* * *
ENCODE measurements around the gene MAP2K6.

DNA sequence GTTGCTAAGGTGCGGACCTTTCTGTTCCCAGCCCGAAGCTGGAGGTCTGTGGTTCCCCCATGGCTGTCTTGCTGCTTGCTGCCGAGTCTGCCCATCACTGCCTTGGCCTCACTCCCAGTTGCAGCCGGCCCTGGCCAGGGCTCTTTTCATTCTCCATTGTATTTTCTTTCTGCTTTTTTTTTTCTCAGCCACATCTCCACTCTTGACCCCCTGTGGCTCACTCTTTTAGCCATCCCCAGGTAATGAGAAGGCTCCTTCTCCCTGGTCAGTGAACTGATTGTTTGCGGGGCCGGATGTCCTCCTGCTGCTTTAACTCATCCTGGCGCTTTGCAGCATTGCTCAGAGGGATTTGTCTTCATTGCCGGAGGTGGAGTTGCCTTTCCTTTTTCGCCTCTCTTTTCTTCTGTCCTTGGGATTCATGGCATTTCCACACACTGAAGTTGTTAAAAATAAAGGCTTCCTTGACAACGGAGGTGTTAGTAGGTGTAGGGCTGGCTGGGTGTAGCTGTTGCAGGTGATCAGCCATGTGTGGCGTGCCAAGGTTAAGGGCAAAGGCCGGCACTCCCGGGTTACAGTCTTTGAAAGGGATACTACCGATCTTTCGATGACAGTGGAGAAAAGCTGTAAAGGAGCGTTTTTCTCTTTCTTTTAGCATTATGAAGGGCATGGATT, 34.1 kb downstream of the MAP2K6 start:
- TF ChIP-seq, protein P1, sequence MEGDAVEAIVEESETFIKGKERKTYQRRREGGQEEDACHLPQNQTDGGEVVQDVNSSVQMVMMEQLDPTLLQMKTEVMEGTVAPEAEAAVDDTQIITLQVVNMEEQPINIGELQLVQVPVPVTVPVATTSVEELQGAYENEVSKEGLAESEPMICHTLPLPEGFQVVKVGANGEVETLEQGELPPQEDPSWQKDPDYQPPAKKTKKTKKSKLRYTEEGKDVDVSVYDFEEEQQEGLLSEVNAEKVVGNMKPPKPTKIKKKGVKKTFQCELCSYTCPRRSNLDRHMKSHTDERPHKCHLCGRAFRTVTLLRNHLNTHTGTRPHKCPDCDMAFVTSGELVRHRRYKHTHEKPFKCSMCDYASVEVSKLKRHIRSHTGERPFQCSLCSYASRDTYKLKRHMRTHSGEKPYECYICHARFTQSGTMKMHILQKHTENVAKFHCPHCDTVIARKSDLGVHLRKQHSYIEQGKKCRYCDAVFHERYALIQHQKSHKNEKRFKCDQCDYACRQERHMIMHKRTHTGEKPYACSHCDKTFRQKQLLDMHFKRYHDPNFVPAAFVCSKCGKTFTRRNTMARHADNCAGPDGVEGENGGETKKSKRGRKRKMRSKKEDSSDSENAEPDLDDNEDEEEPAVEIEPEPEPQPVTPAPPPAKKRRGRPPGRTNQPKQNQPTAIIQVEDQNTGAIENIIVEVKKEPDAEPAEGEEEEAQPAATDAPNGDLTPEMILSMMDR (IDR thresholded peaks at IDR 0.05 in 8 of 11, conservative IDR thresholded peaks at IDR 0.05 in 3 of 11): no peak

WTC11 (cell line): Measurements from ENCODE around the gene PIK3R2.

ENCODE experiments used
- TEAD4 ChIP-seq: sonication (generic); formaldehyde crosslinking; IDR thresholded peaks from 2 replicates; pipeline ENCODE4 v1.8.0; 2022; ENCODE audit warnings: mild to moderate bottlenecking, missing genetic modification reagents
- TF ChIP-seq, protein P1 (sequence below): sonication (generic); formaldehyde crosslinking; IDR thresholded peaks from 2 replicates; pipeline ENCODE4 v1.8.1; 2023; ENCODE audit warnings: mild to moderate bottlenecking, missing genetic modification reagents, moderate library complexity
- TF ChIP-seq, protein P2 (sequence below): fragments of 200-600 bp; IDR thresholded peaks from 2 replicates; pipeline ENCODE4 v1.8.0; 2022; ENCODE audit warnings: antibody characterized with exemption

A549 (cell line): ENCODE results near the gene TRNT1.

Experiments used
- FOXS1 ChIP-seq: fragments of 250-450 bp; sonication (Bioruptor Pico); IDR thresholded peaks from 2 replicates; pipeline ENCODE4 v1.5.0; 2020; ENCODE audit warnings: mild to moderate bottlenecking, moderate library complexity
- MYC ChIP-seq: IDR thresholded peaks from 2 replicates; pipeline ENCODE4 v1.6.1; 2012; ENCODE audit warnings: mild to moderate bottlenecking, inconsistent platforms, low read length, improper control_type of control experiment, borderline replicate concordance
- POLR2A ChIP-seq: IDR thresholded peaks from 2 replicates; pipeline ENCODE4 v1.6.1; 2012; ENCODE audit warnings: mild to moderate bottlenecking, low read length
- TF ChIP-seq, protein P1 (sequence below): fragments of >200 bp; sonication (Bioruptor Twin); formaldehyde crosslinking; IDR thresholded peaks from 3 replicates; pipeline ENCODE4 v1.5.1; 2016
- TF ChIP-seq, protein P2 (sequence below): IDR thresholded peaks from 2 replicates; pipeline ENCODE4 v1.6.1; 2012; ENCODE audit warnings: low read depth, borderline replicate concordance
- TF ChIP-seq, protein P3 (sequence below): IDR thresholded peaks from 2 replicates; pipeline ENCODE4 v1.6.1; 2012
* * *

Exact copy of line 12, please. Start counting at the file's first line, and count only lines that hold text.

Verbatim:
- MYC ChIP-seq: IDR thresholded peaks from 2 replicates; pipeline ENCODE4 v1.6.1; 2012; ENCODE audit warnings: mild to moderate bottlenecking, inconsistent platforms, low read length, improper control_type of control experiment, borderline replicate concordance